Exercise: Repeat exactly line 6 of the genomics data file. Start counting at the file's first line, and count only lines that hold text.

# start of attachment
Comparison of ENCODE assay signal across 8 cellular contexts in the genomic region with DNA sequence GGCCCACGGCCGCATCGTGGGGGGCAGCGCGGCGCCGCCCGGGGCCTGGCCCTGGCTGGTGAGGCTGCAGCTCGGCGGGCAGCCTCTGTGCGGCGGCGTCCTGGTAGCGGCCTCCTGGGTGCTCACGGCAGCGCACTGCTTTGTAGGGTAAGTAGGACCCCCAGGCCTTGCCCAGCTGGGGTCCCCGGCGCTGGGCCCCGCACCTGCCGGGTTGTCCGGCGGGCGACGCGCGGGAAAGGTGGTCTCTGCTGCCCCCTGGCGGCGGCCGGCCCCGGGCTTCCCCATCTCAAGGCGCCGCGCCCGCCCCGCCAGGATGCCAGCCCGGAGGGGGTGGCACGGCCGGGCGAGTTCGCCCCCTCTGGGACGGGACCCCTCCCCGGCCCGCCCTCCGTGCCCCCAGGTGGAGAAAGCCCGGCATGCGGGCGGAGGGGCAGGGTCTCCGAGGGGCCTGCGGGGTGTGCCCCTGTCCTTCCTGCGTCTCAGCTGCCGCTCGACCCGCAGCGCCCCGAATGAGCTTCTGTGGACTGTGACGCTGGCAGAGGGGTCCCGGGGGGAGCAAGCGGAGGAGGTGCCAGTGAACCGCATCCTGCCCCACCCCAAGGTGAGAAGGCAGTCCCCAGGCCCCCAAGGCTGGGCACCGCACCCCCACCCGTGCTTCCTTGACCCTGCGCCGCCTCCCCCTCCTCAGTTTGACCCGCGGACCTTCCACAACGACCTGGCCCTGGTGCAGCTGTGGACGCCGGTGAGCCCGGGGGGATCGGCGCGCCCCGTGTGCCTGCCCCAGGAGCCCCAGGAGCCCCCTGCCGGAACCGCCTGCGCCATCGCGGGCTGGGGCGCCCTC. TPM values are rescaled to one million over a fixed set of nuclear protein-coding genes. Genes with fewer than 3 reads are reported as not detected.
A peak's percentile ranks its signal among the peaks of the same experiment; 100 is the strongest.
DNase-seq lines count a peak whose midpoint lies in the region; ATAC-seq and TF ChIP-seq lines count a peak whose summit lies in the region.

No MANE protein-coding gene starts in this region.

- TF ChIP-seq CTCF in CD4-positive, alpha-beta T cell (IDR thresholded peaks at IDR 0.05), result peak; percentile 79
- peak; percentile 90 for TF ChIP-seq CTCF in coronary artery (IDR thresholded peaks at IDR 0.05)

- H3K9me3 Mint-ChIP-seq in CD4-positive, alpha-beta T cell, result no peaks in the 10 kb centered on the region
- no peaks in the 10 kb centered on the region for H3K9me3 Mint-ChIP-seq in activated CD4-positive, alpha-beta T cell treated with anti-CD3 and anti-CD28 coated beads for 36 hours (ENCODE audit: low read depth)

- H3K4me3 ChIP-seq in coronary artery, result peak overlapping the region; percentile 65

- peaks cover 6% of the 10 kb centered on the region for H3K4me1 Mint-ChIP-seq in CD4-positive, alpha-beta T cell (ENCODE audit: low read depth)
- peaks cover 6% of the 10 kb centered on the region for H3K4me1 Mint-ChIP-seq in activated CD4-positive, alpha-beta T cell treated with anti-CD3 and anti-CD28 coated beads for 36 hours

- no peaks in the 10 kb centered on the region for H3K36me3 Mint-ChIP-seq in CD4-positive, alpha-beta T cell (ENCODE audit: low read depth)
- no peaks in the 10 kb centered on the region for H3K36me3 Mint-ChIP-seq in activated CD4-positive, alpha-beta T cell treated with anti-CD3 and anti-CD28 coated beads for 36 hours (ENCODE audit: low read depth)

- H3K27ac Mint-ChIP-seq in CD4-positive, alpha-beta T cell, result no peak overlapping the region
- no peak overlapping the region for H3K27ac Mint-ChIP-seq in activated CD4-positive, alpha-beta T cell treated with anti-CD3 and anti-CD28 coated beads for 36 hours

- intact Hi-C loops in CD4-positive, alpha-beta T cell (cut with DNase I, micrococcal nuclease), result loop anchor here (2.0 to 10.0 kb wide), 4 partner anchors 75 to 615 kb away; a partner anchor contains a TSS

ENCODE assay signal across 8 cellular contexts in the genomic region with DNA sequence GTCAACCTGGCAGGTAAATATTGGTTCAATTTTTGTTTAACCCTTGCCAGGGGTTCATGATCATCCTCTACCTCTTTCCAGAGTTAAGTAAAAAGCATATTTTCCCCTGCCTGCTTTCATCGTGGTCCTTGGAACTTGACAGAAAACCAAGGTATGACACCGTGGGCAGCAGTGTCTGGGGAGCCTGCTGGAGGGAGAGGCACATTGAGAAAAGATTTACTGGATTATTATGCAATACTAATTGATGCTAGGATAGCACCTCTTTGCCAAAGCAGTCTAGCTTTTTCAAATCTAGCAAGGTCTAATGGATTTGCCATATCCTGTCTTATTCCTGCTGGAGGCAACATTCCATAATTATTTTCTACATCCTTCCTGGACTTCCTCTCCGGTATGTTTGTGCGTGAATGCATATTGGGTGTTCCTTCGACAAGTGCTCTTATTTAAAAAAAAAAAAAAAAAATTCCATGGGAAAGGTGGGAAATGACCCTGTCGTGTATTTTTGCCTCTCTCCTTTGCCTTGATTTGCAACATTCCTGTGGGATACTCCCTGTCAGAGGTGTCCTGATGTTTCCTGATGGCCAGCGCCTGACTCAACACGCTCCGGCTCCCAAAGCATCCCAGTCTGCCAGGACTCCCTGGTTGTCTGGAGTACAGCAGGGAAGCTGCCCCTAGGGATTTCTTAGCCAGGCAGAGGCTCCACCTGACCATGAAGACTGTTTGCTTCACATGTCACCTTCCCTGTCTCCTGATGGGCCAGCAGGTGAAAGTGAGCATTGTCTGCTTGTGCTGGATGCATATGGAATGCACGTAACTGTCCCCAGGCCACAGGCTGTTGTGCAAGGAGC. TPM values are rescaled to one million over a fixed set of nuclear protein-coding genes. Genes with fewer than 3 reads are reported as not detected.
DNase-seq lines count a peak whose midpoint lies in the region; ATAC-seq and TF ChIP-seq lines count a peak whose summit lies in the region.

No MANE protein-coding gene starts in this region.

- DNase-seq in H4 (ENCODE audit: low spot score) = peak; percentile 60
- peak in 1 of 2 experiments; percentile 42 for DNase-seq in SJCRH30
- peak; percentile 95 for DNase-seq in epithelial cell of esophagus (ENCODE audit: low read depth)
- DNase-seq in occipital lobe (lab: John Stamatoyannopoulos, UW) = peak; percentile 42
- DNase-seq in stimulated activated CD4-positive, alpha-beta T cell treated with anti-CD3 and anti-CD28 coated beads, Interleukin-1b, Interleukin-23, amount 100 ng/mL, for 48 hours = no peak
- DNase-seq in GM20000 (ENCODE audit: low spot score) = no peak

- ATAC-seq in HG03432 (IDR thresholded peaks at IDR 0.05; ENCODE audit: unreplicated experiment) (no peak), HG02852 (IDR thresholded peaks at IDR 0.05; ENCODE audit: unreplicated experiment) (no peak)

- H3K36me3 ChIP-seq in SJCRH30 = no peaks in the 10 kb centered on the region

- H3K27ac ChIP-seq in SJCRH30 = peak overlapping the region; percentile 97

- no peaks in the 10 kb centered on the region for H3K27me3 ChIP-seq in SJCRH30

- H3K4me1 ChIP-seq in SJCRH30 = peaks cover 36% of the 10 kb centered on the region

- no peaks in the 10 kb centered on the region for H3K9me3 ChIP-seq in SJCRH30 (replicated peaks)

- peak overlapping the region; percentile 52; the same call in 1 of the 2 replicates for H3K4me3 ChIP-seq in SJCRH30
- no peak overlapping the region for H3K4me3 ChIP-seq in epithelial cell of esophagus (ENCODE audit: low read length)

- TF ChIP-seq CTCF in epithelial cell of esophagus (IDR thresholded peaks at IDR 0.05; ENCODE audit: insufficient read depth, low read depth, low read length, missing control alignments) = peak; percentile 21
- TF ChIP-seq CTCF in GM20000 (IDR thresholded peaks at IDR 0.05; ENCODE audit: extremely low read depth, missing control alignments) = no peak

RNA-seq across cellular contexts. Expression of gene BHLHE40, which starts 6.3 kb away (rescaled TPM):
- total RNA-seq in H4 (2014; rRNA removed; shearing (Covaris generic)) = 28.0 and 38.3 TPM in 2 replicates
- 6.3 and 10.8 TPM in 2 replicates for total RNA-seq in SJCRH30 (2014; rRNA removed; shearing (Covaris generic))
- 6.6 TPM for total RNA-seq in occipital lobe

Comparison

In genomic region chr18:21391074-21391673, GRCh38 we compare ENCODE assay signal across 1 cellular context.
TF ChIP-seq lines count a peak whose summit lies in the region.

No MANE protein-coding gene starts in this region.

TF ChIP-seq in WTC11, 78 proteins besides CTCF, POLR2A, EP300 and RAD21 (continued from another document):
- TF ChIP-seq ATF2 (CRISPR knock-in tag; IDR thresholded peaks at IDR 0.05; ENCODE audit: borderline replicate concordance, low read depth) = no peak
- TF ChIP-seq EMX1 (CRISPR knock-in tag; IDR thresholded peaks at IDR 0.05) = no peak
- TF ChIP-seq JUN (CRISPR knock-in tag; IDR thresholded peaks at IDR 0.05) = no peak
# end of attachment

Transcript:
- peak; percentile 90 for TF ChIP-seq CTCF in coronary artery (IDR thresholded peaks at IDR 0.05)